Intel's developing perceptual computing chips to help PCs hear, see, and feel

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Intel's road to perceptual computing will be paved with its own silicon: its microprocessors, graphics chips, and a new line of dedicated silicon  for perceptual computing that Intel will create.

Mooly Eden, the president of Intel Israel and its 8,000 employees, relaxes by also directly managing the perceptual computing business at Intel. There, Eden imagines a future where PCs communicate with users in the same way that two friends chat in a cafe: with sight, voice, and gestures all contributing to the conversation.

Intel took a step further into that future with the announcement that several OEMs, including Asus, Dell, Hewlett Packard, and Lenovo, would integrate a 3D depth sensing camera into the bezel of the display. Intel also launched the Intel Capital Experiences and Perceptual Computing Fund in June, dedicated to spending $100 million to the technology over the next two or three years and winning partners to the cause. Touch, speech, and other interfaces need to be natural, intuitive, and immersive, Eden said.

Perceptual computing in action

Watch out, that snake bites.

On Wednesday, Eden demonstrated how the technology worked: Cameras sensed the position of fingers, and spun virtual lightning between them. A user's hands could be used to tickle a virtual child. And in another demo, Eden played the game Portal 2 by waving his hands and orally commanding the computer to drop a Companion Cube. Finally, Eden demonstrated a new version of the Nuance virtual assistant, co-developed by Intel and Nuance and running on top of Intel's Atom and Core silicon.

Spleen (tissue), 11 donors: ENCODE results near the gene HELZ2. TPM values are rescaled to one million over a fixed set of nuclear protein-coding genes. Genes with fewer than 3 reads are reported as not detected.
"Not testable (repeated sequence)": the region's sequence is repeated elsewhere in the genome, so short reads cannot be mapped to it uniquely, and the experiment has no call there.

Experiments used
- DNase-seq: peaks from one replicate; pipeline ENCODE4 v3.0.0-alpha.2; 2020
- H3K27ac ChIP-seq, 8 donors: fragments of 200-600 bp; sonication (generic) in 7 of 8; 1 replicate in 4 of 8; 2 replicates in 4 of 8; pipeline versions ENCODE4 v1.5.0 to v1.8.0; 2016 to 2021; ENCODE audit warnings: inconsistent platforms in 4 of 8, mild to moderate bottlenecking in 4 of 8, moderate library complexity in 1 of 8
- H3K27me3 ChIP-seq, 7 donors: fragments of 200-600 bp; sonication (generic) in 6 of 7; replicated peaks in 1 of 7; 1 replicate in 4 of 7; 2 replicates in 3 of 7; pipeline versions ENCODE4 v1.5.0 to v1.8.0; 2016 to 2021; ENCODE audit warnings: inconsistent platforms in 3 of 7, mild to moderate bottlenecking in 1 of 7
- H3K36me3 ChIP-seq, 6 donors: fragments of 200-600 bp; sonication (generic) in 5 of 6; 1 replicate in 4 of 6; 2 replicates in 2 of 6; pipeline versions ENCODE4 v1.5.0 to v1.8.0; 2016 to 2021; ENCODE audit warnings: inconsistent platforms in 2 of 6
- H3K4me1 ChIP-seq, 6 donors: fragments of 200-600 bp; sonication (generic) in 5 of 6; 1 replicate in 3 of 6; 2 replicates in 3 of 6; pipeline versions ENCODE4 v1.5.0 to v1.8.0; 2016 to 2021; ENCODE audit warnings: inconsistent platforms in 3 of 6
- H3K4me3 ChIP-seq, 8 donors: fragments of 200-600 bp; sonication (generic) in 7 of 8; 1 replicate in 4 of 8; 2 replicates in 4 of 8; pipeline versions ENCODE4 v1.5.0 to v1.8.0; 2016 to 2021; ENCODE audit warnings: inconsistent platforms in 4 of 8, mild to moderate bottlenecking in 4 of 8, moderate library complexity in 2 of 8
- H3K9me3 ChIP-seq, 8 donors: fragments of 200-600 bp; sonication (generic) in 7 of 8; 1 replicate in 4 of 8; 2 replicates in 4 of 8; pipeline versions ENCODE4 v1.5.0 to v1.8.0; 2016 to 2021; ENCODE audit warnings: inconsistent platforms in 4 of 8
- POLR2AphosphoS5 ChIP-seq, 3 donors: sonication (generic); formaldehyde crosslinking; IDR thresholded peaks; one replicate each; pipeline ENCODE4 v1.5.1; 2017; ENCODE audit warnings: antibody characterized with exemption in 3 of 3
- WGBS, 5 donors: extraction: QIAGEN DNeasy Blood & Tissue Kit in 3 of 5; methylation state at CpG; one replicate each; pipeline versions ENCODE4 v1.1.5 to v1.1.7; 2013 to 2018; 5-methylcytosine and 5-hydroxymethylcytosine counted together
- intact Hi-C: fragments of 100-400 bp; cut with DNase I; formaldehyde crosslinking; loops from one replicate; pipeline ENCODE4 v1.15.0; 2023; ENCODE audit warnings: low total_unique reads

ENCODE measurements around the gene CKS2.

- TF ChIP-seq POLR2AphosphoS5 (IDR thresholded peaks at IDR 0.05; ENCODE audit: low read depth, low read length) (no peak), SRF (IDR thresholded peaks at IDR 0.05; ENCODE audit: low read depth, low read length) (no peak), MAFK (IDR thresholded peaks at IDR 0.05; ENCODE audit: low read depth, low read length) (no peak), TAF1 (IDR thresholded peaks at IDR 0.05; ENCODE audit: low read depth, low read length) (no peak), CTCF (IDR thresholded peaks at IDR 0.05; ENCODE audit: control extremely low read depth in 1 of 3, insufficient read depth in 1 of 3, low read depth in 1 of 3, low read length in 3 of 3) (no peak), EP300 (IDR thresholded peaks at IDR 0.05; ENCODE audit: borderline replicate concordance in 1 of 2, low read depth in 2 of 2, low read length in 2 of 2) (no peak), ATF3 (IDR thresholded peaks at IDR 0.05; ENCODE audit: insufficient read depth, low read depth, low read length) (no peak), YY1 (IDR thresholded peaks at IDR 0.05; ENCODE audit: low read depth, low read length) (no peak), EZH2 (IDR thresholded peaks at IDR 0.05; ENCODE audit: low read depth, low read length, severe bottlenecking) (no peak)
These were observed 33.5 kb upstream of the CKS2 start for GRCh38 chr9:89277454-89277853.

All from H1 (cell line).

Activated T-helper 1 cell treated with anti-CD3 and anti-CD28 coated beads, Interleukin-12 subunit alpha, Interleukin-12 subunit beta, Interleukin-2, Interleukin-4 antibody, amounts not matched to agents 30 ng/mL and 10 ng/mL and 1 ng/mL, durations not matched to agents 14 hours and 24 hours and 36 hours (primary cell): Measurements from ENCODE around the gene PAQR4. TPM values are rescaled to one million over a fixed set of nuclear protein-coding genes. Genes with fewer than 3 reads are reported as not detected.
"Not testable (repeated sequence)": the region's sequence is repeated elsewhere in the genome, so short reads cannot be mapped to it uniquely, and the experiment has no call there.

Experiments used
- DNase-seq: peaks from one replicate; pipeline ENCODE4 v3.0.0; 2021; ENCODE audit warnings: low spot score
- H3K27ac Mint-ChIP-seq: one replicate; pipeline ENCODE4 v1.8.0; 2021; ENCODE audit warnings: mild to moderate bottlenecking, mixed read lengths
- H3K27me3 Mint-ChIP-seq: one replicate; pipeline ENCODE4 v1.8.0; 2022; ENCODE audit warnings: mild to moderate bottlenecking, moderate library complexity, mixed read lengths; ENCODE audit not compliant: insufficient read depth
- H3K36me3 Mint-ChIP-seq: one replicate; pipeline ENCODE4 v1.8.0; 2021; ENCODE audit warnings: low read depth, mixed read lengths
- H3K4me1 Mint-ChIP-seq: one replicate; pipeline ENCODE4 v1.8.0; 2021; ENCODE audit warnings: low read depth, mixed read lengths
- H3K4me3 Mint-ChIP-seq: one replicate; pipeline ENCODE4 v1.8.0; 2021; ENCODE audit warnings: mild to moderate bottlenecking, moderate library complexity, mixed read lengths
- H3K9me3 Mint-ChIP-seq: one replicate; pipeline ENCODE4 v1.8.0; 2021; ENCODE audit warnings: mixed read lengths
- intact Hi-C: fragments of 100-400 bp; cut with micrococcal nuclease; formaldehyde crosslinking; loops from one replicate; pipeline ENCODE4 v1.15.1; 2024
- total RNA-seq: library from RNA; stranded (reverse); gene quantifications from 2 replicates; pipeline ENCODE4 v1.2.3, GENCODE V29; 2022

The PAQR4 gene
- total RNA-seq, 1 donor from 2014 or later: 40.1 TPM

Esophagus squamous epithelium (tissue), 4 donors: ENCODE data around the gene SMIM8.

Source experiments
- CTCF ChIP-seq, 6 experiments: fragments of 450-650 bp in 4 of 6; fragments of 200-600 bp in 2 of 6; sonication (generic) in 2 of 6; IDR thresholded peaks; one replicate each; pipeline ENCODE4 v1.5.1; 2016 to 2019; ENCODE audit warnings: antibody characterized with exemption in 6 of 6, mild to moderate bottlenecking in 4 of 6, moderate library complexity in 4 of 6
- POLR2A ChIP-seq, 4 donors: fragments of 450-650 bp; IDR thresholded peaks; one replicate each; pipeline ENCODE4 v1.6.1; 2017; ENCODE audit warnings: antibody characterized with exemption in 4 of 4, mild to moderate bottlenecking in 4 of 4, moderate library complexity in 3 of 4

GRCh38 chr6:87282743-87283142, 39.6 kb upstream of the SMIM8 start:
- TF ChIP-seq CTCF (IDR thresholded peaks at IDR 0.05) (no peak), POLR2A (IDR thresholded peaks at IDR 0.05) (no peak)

Eden also showed off the new camera module: at about three inches, a fraction the size of Microsoft's own Kinect depth camera. (Eden declined to let the module be photographed.) But, he said, Intel wouldn't be able to enable it with just the main microprocessor alone.

"This technology is so taxing that some of it will run on the general-purpose CPU, some on the GPU, and some of that on a dedicated chip," governing object recognition, voice recognition, and so forth, he said.

Some of the technologies can be done in the cloud. But others can't, such as the real-time translation of Hebrew into English and vice versa, when the latency of sending data to and from a server is just "annoying," Eden said.

From prototype to perceptive computing

Eden plays Valve's Portal 2, controlled by gesture and voice.

Eden said that Intel is already engaged in development work to make its vision a reality, but that that sort of development would take several years. Eden said that Intel would pursue a hybrid stategy of its own development work, acquiring talent, and taking licenses to technology it did not own.

One example of that is Nuance's own Dragon Assistant technology, which allows users to "talk" to their PC in much the same way as an Apple Siri or Google Now. In mid-August, Lenovo, Asus, Acer and Toshiba agreed to pre-load Dragon Assistant on a total of 12 ultrabook models. The new assistant wil run on both the Atom processor as well as the Core.

Computer vision is sort of the opposite of a traditional 3D game, where a computer tells the graphics chips to render polygons in a certain way, noted Patrick Moorhead, principal analyst at Moor Insights and Strategy. Instead, stereopsis—as it's known—translates the real world into a virtual landscape that the machine can understand. Both require massive amounts of computing power. The difference between the PC and the smartphone is that the PC has more CPU horsepower, and is often plugged in, he said.

It's likely that the standalone chip is a DSP or other controller that's always on, and always listening, a way to save power when the PC is on the move, Moorhead said. That's the same approach that the Moto X smartphone uses to always "listen" for a user's commands.

In any event, "perceptual computing is disruptive," Eden said.

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